In "Ogidan - the mountain lion", the reader comes across a document of vices. The rise and fall of Ogidan, "brilliant like a fox", is laid bare. But who is Ogidan? The poet only gives the reader a clue; he describes Ogidan as "Imperially slim and nobly endowed,/He glittered when he walked/... humourously human when he testified/The old Mamba had two birth certificates/Each a different date and name/Three grammar schools/None which he attended". With this revelation, the reader, armed with unforgettable pages of history, can direct his binoculars at the "Parliament of Idiots" of Nigeria's Fourth Republic where the "Sinate" President fell apart with impeachment. The picture of Ogidan becomes the more pellucid in "The impeachment". In the poem, Ogidan, described as an elephant, falls, "ditched in the abyss". To properly place him (Ogidan), the poet says that Ogidan: "Once giddy with power and illusion/commandeered the national mace/His staff of office/But the property of the nation/Hid it in his village". Mr Ogidan defecated on the eyes of the river where he fetches his drinking water; he smuggled the national mace that made him to his village. Treason. Filth. Lunacy. Political malfeasance, a fine one at that. But Ogidan was doing all that in order not to be impeached. And the poet asks proverbially: "When will the goat not be sacrificed?" Then he goes further to intimate the reader with the historical register of Ogidan's fatal fall. "To dam up the flood", the poet intones, "Hence the impeachment/Of Ogidan and fellow prostitutes/81 to 11 vote/73 per cent: two thirds of 109/Nobody says:/The lynchers are stainless/Like calico of linen". Each senator takes each missile from the poet's pen.

However, Tayo Olafioye's The Parliamnent of Idiots is not solely a poetry collection about the sins of the sinators, as the title makes us to believe, a handful of the poems in this collection paint the parliament of the poet's mind. Out of the three sections of the collection, only the first section justifies the title of the poetry volume. The other two sections would have made more sense if they existed elsewhere, not within the ambit of a serious title as the one under review. It is understandable, nevertheless, since the other sections provide a sort of palliative for the disillusionment and sadness picked up from the first section. And as Virginia Woolf brilliantly admits: "The success of the masterpieces seems to lie not so much in the freedom from faults- indeed we tolerate the grossest of errors in them all - but in the immense persuasiveness of a mind which has completely mastered its perspective".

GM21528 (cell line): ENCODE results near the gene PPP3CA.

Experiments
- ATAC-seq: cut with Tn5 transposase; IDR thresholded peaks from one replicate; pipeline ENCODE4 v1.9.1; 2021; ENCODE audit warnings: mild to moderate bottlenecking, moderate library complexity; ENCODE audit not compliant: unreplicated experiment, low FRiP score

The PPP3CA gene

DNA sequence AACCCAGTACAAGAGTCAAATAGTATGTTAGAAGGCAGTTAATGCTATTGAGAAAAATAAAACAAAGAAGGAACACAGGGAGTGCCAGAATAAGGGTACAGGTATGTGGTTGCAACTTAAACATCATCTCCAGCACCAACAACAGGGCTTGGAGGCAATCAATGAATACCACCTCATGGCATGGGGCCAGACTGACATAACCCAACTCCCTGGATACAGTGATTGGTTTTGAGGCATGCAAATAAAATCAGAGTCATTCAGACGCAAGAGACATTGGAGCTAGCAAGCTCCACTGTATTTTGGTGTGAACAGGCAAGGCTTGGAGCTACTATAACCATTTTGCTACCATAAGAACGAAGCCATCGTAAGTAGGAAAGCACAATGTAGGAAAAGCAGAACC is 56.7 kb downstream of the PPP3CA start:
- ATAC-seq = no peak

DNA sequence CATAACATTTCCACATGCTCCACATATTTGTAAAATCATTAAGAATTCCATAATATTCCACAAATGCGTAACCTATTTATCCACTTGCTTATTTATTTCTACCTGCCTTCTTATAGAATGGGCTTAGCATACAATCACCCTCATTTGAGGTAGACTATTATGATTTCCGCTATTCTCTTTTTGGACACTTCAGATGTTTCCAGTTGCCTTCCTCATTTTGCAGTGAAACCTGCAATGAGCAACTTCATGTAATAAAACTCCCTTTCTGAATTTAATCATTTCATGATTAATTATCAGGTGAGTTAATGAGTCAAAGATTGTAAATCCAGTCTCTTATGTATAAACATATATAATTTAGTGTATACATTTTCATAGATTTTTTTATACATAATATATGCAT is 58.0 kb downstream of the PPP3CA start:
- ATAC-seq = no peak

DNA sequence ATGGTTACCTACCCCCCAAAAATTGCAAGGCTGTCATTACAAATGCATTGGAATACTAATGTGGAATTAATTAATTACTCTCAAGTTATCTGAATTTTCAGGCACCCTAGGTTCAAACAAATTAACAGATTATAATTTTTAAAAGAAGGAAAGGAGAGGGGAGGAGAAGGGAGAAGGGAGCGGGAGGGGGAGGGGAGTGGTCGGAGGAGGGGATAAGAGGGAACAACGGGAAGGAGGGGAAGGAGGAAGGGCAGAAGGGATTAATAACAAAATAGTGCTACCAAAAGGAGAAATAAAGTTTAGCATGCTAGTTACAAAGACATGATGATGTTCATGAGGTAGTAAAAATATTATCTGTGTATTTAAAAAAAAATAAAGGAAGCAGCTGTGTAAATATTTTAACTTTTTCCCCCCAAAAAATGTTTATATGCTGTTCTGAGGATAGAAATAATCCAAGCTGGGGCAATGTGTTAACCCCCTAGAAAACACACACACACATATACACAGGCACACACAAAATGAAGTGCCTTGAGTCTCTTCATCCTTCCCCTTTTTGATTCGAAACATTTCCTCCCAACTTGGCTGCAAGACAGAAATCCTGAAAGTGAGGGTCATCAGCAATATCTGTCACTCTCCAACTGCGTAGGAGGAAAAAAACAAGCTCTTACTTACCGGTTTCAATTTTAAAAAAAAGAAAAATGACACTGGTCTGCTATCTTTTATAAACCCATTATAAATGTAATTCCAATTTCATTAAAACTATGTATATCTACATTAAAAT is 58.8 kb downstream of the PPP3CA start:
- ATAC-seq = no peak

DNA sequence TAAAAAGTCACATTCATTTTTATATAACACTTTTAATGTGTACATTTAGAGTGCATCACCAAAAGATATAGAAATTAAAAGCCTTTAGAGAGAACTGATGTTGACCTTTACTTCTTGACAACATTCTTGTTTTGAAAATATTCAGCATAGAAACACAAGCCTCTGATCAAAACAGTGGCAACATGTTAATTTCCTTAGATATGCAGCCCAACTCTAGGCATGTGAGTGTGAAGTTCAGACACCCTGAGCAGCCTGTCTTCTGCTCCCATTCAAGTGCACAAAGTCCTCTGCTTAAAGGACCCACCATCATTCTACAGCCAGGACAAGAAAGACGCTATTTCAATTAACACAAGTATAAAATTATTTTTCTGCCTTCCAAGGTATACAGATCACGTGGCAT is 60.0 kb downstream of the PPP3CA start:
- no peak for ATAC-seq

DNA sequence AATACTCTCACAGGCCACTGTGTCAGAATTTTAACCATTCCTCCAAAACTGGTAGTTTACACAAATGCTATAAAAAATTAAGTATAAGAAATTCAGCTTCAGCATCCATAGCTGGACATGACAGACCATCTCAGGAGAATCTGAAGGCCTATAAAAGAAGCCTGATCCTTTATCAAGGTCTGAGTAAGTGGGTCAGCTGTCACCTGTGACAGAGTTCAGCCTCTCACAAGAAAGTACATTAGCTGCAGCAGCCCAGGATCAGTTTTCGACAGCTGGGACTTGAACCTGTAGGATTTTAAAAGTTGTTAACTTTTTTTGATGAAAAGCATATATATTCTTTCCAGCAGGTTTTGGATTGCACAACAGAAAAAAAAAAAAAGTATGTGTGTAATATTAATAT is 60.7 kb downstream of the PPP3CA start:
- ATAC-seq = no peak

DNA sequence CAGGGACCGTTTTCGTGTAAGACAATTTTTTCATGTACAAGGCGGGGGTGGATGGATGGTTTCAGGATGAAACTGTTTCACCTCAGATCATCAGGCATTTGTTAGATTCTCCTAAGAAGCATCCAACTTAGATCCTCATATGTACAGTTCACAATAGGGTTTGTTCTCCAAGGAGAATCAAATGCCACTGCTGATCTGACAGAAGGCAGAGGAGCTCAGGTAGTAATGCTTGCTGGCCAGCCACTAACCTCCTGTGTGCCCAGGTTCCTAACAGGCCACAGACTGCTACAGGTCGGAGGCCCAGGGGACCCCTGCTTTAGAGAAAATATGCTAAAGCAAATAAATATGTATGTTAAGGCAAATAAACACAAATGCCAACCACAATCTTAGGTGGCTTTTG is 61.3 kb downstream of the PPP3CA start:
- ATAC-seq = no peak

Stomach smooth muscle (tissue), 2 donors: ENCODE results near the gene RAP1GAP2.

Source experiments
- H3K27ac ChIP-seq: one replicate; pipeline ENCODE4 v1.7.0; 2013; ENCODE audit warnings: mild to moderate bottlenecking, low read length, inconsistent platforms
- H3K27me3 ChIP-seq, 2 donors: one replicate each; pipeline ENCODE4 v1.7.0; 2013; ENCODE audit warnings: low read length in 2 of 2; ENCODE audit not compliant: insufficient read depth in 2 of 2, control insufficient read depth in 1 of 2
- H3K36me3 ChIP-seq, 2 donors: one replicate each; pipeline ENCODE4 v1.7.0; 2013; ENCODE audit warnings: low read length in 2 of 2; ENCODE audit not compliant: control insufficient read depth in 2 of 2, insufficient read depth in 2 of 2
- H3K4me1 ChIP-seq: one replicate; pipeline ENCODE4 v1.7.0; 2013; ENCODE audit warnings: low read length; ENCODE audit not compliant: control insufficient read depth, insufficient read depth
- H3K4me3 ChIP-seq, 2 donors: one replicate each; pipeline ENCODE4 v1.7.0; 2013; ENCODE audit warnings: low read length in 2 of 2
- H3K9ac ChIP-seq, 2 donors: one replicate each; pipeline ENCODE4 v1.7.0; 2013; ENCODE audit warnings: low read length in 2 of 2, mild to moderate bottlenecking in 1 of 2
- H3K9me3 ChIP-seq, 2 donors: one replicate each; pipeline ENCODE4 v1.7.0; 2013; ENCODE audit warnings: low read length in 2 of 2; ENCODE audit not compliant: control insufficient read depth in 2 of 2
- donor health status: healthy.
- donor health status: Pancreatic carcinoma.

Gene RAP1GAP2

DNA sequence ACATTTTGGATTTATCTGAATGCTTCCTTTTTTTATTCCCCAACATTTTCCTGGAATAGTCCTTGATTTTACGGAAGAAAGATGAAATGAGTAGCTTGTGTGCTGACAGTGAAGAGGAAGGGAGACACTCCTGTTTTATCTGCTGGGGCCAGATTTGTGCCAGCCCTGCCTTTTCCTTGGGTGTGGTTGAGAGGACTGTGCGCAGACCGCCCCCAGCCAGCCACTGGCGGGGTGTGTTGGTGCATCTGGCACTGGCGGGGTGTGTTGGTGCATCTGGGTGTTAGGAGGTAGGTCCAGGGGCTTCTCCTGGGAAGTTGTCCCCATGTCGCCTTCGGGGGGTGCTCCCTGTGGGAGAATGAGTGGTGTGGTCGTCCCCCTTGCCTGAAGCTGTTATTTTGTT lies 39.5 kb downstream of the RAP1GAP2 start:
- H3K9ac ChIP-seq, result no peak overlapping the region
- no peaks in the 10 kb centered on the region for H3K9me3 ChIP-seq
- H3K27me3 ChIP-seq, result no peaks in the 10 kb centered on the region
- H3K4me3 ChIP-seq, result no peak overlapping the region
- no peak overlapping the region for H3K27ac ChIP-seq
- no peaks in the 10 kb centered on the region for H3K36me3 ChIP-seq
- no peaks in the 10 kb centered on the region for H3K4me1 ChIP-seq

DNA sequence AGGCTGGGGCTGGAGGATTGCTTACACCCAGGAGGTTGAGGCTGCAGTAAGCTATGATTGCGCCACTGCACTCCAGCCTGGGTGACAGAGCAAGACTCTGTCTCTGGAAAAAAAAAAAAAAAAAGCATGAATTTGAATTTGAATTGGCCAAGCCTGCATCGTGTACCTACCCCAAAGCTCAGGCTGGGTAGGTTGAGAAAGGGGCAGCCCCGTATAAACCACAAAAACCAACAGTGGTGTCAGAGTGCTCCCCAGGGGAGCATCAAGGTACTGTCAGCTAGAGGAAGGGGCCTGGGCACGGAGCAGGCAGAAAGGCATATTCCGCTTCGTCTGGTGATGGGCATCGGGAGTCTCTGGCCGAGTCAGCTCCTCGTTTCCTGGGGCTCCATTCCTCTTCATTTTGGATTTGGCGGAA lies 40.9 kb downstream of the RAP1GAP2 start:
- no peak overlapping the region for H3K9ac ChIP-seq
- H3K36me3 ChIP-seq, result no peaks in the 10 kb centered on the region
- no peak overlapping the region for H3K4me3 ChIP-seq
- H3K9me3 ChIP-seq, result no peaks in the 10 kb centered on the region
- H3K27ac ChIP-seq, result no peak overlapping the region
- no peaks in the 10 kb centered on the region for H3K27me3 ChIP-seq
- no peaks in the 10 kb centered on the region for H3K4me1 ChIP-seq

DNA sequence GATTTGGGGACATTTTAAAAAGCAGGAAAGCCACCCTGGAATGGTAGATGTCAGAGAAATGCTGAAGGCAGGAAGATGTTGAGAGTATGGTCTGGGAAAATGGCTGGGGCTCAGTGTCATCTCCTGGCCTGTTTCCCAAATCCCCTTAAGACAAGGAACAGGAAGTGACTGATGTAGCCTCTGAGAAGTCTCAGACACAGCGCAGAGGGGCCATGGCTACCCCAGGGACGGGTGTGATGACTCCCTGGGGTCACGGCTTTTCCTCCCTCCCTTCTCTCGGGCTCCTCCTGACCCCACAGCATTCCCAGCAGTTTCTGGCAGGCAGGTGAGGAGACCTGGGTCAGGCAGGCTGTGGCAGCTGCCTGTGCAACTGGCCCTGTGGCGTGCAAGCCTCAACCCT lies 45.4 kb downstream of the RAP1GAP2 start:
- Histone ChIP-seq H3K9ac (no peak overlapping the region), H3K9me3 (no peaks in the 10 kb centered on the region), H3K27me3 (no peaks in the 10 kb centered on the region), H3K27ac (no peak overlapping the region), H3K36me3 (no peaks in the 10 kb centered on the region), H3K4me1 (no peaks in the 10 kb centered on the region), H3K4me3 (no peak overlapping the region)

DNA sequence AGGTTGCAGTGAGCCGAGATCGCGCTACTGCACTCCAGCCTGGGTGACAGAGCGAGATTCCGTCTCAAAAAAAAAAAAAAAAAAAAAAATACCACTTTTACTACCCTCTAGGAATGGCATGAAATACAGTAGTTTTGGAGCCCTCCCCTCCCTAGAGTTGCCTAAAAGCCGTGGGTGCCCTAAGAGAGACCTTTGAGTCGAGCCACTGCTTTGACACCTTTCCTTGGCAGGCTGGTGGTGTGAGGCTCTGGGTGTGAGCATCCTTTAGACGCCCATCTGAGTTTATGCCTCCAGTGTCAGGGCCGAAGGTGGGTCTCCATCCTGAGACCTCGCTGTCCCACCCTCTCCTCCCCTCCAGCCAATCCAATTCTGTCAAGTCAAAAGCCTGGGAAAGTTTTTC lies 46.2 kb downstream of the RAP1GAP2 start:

Tayo Olafioye has mastered his perspective. In The Parliament Of Idiots, he writes about timeless issues and the realities which daily haunt our national psyche. Senators still stage their wrestling matches in the National Chambers; impeachment remains at best impeachable; workers still fight for increment; contract scams until date ventilate the ambience of the House; honourables still act dishonourably, trying tooth and nail to abscond with the mace. Simply put, in **The Parliament Of Idiots**, all Nigerians have their faces glued to the pages of recollections; in a collection so immortal. And what with the incessant show of shame and particularly the recent brawl of June 22, 2010, in the House of Representatives, the **status quo** of Tayo Olafioye's The Parliament Of Idiots** still remains the same, if not worse. It is, indeed, a parliament of senseless pugilists!

Title: The Parliament of Idiots: Tryst of Sinators

Author: Tayo Olafioye

Reviewer: Tosin Gbogi

Publisher: Kraft Books Ltd.

No of pages: 92